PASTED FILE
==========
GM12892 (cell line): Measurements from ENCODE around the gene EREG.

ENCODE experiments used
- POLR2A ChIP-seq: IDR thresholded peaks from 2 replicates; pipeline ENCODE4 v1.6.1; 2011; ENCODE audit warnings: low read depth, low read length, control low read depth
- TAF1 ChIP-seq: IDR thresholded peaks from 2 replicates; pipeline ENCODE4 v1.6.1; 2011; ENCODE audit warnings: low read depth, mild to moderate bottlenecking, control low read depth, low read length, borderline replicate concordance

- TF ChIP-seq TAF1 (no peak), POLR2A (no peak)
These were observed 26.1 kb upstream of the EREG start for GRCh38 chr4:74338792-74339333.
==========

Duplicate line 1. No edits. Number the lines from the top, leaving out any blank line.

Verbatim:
GM12892 (cell line): Measurements from ENCODE around the gene EREG.